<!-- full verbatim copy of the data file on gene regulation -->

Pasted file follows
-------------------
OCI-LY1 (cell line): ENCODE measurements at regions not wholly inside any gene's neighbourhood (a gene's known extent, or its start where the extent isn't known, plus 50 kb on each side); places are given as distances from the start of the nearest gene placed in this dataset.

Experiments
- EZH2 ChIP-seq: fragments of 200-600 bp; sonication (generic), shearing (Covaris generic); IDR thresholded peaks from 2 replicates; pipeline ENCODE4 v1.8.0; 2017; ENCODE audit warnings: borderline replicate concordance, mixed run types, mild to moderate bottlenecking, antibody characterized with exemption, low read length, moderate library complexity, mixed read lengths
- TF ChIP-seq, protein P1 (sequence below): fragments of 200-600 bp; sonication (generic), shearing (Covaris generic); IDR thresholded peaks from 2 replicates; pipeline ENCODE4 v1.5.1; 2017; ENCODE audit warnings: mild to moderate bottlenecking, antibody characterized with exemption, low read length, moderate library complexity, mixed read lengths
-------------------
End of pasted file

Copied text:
OCI-LY1 (cell line): ENCODE measurements at regions not wholly inside any gene's neighbourhood (a gene's known extent, or its start where the extent isn't known, plus 50 kb on each side); places are given as distances from the start of the nearest gene placed in this dataset.

Experiments
- EZH2 ChIP-seq: fragments of 200-600 bp; sonication (generic), shearing (Covaris generic); IDR thresholded peaks from 2 replicates; pipeline ENCODE4 v1.8.0; 2017; ENCODE audit warnings: borderline replicate concordance, mixed run types, mild to moderate bottlenecking, antibody characterized with exemption, low read length, moderate library complexity, mixed read lengths
- TF ChIP-seq, protein P1 (sequence below): fragments of 200-600 bp; sonication (generic), shearing (Covaris generic); IDR thresholded peaks from 2 replicates; pipeline ENCODE4 v1.5.1; 2017; ENCODE audit warnings: mild to moderate bottlenecking, antibody characterized with exemption, low read length, moderate library complexity, mixed read lengths